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Accelerometry predicts daily energy ependiture in a bird with high activity levels
H. Elliott K., Le Vaillant M., Kato A., R. Speakman J., Ropert-Coudert Y.
Biology Letters 9, 1 (2013) 20120919 - http://hal.archives-ouvertes.fr/hal-00760692
Sciences du Vivant/Biodiversité/Evolution
Sciences de l'environnement
Accelerometry predicts daily energy ependiture in a bird with high activity levels
Kyle H. Elliott1, Maryline Le Vaillant2, Akiko Kato2, John R. Speakman, Yan Ropert-Coudert2
1 :  Department of Biological Sciences [Winnipeg]
University of Manitoba
General Office 212B Bio-Sci Bldg., 50 Sifton Road Winnipeg, MB R3T 2N2
2 :  DEPE-IPHC - Département Ecologie, Physiologie et Ethologie
CNRS : UMR7178 – Université de Strasbourg
23, rue Becquerel 67087 Strasbourg Cedex 2
Animal ecology is shaped by energy costs, yet it is difficult to measure fine-scale energy expenditure in the wild. Because metabolism is often closely cor-related with mechanical work, accelerometers have the potential to provide detailed information on energy expenditure of wild animals over fine temporal scales. Nonetheless, accelerometry needs to be validated on wild animals, especially across different locomotory modes. We merged data collected on 20 thick-billed murres (Uria lomvia) from miniaturized accelerometers with measurements of daily energy expenditure over 24 h using doubly labelled water. Across three different locomotory modes (swimming, flying and move-ment on land), dynamic body acceleration was a good predictor of daily energy expenditure as measured independently by doubly labelled water (R 2 ¼0.73). The most parsimonious model suggested that different equations were needed to predict energy expenditure from accelerometry for flying than for surface swimming or activity on land (R 2 ¼0.81). Our results demonstrate that acceler-ometers can provide an accurate integrated measure of energy expenditure in wild animals using many different locomotory modes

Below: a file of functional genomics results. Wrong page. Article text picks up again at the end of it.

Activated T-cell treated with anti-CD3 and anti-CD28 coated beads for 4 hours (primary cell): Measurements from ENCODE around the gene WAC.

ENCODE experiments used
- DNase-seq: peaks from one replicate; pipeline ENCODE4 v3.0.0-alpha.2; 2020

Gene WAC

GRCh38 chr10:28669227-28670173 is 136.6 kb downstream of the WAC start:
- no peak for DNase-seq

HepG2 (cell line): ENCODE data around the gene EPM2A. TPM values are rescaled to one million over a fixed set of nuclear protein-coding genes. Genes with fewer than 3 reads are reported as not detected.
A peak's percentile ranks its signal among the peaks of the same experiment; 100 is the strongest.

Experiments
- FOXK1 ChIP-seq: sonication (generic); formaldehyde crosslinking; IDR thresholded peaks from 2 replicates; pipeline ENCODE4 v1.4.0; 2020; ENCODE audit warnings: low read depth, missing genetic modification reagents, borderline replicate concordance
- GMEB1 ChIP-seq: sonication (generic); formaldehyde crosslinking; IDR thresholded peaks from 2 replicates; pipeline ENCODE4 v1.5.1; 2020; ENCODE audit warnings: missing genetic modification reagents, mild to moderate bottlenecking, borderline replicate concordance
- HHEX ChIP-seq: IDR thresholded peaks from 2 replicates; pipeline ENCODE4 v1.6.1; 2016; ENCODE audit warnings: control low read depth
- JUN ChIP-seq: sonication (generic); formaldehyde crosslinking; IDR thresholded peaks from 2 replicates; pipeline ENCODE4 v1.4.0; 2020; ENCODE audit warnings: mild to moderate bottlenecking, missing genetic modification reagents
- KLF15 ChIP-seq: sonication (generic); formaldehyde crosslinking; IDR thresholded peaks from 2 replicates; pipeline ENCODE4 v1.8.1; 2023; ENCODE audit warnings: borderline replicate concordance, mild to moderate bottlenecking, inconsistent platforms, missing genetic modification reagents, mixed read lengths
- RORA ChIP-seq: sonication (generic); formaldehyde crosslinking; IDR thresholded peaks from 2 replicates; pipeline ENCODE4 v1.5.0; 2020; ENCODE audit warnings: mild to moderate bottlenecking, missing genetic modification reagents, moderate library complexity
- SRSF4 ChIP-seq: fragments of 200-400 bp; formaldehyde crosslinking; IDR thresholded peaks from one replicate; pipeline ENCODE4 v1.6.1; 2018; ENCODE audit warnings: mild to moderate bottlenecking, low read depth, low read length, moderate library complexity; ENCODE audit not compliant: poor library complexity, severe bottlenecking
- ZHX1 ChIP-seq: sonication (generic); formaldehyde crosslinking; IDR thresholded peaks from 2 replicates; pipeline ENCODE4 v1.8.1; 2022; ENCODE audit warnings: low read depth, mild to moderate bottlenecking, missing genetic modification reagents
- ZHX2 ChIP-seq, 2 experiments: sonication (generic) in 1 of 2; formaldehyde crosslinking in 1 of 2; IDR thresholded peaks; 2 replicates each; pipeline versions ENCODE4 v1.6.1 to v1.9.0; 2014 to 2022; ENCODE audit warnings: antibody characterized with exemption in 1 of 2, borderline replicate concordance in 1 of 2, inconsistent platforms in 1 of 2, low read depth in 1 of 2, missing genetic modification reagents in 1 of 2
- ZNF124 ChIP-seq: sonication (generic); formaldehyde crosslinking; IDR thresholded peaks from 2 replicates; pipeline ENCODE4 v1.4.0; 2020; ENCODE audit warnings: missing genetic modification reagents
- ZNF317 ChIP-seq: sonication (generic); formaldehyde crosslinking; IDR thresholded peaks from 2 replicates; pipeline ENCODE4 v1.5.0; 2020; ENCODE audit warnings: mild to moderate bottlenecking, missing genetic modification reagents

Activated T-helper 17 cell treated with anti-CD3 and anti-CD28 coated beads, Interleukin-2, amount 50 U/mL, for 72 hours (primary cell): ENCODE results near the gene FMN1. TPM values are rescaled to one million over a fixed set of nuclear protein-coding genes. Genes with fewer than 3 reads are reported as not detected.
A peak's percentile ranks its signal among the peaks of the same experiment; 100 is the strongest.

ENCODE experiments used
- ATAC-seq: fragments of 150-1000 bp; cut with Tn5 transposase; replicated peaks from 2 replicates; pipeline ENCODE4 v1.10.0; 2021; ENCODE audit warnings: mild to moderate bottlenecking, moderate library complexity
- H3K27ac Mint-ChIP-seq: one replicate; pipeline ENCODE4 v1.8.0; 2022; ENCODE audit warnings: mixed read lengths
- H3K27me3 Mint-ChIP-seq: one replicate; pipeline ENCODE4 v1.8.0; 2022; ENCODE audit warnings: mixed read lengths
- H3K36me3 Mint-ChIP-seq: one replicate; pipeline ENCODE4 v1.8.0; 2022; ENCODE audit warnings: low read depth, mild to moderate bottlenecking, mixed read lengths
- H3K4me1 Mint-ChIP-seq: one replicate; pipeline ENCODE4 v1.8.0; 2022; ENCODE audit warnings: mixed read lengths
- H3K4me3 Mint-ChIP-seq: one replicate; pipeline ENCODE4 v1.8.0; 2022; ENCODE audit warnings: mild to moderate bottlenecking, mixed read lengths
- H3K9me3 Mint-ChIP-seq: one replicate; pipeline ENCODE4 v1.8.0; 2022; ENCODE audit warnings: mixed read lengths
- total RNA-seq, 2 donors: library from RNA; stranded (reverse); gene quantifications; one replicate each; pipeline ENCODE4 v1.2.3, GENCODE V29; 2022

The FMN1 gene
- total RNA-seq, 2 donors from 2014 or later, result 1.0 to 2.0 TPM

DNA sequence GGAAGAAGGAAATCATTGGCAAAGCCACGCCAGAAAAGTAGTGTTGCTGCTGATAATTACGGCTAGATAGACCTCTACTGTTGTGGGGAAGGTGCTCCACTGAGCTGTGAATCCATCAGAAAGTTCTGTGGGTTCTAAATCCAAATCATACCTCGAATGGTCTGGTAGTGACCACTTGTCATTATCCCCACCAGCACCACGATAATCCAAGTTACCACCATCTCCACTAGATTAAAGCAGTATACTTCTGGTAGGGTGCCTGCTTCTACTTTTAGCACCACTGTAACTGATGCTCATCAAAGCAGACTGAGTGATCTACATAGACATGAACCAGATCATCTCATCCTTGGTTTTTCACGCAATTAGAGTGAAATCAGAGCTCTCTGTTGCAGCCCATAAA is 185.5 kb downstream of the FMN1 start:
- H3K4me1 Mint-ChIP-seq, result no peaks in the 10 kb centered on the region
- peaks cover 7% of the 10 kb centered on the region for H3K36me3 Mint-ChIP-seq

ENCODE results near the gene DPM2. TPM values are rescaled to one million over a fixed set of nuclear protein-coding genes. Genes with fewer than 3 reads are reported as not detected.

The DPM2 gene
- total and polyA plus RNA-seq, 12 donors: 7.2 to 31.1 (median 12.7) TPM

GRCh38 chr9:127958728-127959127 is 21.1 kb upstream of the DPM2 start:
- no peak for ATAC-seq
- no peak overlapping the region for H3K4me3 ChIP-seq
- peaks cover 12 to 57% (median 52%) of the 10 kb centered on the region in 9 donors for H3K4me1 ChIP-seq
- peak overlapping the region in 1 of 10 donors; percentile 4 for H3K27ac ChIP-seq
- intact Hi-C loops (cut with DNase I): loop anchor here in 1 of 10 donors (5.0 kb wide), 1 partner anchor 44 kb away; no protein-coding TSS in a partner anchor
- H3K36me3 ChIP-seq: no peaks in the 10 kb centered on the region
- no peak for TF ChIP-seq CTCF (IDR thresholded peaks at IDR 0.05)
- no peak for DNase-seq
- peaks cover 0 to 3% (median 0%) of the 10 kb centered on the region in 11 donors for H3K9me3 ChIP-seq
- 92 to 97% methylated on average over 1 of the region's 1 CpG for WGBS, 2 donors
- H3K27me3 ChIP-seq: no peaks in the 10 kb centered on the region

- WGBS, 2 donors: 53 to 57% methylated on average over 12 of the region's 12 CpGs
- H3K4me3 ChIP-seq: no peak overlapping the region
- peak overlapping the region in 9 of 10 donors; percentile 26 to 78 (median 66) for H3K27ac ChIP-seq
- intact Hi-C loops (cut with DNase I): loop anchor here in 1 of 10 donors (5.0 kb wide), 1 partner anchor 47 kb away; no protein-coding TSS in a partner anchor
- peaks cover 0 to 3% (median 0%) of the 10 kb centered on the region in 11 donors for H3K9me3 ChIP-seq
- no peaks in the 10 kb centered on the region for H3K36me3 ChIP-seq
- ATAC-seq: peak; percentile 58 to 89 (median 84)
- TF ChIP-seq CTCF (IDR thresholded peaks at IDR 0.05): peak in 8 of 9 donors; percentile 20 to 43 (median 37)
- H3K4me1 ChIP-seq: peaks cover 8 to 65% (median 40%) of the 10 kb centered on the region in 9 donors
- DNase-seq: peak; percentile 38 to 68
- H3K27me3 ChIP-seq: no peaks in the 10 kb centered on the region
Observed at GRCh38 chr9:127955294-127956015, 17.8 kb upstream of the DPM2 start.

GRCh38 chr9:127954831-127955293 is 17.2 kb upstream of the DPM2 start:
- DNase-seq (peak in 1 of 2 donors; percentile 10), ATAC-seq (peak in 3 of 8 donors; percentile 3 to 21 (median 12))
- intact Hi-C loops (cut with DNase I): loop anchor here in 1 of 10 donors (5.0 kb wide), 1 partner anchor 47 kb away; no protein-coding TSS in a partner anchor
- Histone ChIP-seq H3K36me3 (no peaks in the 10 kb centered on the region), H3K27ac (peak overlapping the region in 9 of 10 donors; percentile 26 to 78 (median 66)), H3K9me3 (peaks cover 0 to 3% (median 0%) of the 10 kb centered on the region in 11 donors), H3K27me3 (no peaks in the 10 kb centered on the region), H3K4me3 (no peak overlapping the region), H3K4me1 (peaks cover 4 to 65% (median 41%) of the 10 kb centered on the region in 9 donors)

Biology Letters
Publisher Royal Society, The
Articles dans des revues avec comité de lecture

accelerometer – dynamic body acceleration – field metabolic rate – muscle efficiency – seabird